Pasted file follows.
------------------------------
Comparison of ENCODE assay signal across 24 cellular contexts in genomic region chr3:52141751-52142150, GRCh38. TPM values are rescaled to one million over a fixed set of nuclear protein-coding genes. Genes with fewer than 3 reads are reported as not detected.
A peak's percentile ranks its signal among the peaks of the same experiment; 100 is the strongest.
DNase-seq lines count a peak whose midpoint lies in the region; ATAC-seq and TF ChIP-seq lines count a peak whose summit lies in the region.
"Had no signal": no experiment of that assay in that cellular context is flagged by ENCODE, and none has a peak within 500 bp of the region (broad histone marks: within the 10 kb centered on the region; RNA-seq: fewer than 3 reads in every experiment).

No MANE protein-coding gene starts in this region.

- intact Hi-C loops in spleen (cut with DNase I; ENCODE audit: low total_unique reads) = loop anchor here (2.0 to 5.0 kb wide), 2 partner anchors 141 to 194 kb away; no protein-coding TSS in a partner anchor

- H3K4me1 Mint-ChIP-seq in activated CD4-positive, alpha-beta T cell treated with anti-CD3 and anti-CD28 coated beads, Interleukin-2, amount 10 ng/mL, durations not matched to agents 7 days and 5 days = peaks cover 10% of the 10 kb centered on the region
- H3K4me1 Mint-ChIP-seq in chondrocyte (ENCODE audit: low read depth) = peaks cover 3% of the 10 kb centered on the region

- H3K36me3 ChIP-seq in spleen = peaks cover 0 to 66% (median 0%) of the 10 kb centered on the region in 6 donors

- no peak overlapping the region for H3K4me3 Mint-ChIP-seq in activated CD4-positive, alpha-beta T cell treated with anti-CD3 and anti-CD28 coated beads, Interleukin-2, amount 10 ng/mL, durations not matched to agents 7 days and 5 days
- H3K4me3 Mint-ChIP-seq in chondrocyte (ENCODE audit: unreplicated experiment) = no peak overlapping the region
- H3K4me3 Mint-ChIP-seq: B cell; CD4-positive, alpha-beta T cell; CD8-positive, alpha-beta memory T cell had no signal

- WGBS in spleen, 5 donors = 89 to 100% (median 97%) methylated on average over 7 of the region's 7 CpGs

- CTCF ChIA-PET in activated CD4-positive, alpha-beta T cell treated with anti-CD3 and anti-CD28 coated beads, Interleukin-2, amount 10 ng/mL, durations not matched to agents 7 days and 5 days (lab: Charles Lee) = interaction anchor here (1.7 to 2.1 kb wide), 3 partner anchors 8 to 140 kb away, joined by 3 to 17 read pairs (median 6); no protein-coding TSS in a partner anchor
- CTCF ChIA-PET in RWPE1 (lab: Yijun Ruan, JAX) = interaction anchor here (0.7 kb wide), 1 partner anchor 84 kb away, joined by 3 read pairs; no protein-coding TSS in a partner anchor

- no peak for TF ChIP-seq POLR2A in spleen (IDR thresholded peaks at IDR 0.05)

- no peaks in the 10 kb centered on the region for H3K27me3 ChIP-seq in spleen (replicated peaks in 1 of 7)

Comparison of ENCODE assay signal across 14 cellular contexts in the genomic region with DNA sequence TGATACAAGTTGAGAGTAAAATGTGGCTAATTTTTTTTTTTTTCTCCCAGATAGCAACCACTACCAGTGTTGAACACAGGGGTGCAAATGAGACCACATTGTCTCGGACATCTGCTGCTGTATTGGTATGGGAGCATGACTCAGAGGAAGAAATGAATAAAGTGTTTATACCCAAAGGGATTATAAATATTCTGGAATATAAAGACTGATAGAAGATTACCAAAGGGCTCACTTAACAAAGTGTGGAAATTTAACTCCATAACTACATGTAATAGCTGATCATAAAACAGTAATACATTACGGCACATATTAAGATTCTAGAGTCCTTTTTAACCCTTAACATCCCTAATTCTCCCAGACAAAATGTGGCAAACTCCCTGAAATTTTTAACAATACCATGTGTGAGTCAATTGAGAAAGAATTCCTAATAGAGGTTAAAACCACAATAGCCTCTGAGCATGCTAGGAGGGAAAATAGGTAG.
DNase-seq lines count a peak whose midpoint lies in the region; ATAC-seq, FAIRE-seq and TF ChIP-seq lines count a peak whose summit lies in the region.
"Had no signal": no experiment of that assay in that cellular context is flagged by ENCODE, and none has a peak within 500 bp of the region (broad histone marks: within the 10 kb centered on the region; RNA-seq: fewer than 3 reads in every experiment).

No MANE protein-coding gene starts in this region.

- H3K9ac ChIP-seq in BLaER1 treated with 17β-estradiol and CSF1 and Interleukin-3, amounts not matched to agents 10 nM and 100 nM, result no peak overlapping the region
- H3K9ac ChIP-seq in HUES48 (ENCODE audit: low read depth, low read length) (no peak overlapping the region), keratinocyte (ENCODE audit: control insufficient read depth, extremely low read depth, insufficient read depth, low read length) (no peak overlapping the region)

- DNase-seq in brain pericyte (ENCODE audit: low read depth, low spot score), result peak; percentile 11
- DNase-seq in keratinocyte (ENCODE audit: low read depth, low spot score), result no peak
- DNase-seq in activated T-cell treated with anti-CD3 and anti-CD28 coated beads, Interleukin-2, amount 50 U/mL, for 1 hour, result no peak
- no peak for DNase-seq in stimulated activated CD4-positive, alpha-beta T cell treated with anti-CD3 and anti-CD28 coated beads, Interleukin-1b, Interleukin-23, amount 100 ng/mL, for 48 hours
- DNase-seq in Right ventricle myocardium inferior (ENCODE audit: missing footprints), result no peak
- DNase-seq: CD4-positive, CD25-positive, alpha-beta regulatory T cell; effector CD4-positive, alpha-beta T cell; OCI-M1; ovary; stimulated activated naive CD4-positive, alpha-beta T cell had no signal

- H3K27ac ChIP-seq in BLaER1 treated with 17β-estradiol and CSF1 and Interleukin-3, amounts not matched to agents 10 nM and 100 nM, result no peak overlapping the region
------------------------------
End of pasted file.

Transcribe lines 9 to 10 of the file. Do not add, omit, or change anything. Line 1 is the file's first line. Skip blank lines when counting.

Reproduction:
- H3K36me3 ChIP-seq in spleen = peaks cover 0 to 66% (median 0%) of the 10 kb centered on the region in 6 donors

- no peak overlapping the region for H3K4me3 Mint-ChIP-seq in activated CD4-positive, alpha-beta T cell treated with anti-CD3 and anti-CD28 coated beads, Interleukin-2, amount 10 ng/mL, durations not matched to agents 7 days and 5 days